Sue was unveiled on May 17, 2000, with more than 10,000 visitors. John Gurche, a paleoartist, painted a mural of a Tyrannosaurus for the exhibit.
New suite (2019)
In early 2018, Sue was dismantled and moved to its own gallery in the Evolving Planet exhibit hall. Opened on December 21, 2018, the reassembly is intended to reflect the newest scientific theories, as well include the proper furcula and attachment of the gastralia to the rest of the skeleton. The new, 5,100 square-foot exhibit includes animated videos of Sue that are projected in 6K onto nine-foot tall panes behind its skeleton. Atlantic Productions worked with the Field Museum, as well as Chicago's Adler Planetarium, to create multiple animated sequences, including Sue scavenging an Ankylosaurus carcass, battling a Triceratops, and hunting an Edmontosaurus. According to the Field Museum's curator of dinosaurs, paleontologist Pete Makovicky, the suite was designed to accentuate the size and stature of Sue, and although smaller, the exhibit allows for a more intimate display of the T. rex. Along with the skull of a Triceratops and other Cretaceous period artifacts, such as shark teeth and pachycephalosaurid bones. Sue's real skull is studied so often that it is kept in a separate display in the exhibition.
Sue has a length of 12.3 meters (40 ft), stands 3.66 m (12 ft) tall at the hips, and has in 2011 been estimated by Hutchinson e.a. at between 9.5–18.5 metric tons (10.5–20.4 short tons), though the authors stated that their upper and lower estimates were based on models with wide error bars and that they “consider them [these extremes] to be too skinny, too fat, or too disproportionate”. Another recent estimate portraying a leaner build placed the specimen at 8.4 metric tons (9.3 short tons). Historically more out of date estimations placed this specimen as low as 6.4 metric tons (7.1 short tons) in weight. Currently this is the largest known complete tyrannosaur specimen on record.
In the media
A 1997 episode of the PBS show Nova, “Curse of the T. Rex”, discussed the history of the discovery and ensuing legal challenges.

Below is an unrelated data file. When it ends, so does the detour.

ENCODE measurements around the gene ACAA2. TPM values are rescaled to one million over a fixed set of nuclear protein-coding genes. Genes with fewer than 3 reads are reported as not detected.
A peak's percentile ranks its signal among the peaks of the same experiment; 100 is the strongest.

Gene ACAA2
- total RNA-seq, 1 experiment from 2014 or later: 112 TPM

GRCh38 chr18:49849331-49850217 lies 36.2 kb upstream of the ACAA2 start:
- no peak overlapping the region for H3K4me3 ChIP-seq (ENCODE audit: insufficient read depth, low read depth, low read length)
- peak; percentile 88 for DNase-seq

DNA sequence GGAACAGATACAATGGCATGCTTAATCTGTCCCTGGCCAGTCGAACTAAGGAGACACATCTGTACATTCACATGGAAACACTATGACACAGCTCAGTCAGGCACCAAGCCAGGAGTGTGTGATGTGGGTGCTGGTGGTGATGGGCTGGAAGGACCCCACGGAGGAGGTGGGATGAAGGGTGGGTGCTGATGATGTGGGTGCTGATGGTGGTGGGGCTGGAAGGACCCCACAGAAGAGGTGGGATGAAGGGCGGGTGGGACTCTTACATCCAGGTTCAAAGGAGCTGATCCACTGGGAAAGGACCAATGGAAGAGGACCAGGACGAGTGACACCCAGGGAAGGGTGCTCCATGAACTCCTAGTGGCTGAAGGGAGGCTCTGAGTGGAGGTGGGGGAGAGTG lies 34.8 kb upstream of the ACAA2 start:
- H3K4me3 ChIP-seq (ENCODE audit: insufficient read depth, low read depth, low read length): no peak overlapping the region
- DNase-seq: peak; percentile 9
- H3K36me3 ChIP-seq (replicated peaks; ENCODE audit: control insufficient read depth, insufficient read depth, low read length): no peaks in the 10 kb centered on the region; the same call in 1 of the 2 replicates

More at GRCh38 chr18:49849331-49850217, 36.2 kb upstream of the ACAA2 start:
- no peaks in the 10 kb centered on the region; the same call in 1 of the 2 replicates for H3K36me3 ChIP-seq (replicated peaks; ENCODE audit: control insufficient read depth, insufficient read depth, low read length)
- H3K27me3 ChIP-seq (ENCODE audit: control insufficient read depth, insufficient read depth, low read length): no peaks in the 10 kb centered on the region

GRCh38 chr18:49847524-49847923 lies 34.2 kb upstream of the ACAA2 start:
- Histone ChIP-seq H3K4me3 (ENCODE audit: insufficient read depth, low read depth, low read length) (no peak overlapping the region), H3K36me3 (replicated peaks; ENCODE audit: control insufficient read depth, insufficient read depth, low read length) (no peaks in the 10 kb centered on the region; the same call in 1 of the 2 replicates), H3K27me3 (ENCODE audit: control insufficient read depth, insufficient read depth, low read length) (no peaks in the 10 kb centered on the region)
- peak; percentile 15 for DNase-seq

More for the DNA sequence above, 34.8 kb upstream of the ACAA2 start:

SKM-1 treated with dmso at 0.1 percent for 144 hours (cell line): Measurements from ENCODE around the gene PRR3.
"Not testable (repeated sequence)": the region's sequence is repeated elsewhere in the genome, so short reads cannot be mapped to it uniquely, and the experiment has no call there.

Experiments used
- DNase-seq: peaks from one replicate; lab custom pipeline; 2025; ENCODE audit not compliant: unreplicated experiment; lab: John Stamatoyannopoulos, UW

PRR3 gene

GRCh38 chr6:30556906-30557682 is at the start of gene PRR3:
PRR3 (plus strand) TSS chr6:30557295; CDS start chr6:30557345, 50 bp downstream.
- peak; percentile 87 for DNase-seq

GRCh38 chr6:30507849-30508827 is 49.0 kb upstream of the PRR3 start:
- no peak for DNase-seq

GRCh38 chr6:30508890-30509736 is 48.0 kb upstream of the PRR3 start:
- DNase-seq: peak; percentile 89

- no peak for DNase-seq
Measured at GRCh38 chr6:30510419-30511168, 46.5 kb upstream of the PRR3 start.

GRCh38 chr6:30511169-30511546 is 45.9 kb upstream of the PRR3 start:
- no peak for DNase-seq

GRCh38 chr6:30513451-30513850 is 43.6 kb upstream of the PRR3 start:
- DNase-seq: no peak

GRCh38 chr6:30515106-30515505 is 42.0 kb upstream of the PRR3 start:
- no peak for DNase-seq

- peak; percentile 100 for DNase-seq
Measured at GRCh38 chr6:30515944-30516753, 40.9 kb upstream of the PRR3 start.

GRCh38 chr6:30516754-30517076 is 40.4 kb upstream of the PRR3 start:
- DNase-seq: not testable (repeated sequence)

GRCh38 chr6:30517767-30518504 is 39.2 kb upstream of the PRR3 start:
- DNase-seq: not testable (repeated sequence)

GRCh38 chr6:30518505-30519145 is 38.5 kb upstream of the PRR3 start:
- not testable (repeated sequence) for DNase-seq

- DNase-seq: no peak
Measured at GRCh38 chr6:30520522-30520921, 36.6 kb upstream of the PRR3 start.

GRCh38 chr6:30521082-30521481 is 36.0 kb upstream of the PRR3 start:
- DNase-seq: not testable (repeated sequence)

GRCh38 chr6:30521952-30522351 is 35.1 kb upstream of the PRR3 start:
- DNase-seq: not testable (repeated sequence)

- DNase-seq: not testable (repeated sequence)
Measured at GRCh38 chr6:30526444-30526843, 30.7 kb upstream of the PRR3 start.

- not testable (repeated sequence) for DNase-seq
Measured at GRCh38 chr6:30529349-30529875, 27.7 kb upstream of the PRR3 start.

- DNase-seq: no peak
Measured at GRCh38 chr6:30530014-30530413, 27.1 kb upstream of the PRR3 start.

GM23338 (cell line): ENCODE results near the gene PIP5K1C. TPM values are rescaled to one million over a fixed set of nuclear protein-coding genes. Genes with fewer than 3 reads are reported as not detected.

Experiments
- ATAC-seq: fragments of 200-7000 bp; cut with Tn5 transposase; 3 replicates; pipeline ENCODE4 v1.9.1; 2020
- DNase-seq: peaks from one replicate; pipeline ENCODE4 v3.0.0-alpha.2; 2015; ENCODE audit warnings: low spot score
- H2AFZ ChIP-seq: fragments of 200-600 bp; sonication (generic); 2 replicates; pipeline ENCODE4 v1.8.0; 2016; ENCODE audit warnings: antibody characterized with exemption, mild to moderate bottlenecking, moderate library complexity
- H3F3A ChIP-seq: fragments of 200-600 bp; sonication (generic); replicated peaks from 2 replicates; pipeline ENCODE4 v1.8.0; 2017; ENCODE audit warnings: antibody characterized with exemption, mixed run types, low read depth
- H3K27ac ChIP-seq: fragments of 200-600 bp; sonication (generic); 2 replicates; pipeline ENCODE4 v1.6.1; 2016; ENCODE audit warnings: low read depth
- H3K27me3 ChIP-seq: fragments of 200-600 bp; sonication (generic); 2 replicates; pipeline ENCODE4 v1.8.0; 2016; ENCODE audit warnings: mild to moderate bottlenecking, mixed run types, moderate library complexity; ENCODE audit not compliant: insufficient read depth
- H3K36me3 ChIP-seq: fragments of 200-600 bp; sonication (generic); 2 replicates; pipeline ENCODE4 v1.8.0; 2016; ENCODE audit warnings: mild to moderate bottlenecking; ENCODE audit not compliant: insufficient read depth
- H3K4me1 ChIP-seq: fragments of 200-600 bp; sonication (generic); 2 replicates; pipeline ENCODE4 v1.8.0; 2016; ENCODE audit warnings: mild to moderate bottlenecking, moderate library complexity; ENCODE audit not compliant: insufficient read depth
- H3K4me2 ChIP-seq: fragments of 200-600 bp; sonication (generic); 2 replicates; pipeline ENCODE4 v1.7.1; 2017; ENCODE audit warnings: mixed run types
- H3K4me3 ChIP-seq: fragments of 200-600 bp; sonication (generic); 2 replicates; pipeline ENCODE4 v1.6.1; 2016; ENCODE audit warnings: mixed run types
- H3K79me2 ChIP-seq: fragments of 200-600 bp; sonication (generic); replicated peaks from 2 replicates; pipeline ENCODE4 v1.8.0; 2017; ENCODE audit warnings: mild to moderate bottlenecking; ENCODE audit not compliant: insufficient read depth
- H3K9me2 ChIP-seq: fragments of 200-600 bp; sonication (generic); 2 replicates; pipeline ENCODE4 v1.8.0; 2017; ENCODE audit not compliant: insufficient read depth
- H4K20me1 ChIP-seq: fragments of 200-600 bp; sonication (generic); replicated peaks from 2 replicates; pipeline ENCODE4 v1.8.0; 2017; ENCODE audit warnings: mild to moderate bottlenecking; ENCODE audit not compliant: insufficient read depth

Director Todd Miller’s documentary Dinosaur 13, which is about Sue’s discovery and subsequent legal actions, appeared at the 2014 Sundance Film Festival.
In Jim Butcher’s novel Dead Beat, protagonist Harry Dresden raises Sue from the dead as a massive zombie and uses her as a steed during part of the final battle of the book.
In Richard Polsky’s nonfiction book Boneheads: My Search for T. Rex, Polsky travels to Faith, South Dakota, and meets with Peter Larson and Maurice Williams to write about the search, discovery, and legal battle over Sue, and to search for another T.rex on Williams’s ranch.
The children’s computer game I See Sue engages children in the lives of the dinosaurs. They play a turn-based tile-match board game for the reward of seeing Sue. The game was published by Simon and Schuster Interactive and created by GamesThatWork under the guidance of Field Museum.
The fantasy/promotional web series Lil BUB’s Big SHOW included a Halloween-based episode where cat host Lil Bub pays a visit to the Field Museum, checking the animal exhibits there. After Lil Bub notices Sue, she becomes infatuated with Sue’s perfection as a T-Rex skeleton. Sue later calls in Lil Bub at her studio, and instantly turns Lil Bub’s infatuation to horror when Sue reveals its fondness for eating cats.
2015 episode 660 of NPR’s Planet Money concerning the economics of Dinosaur Bones.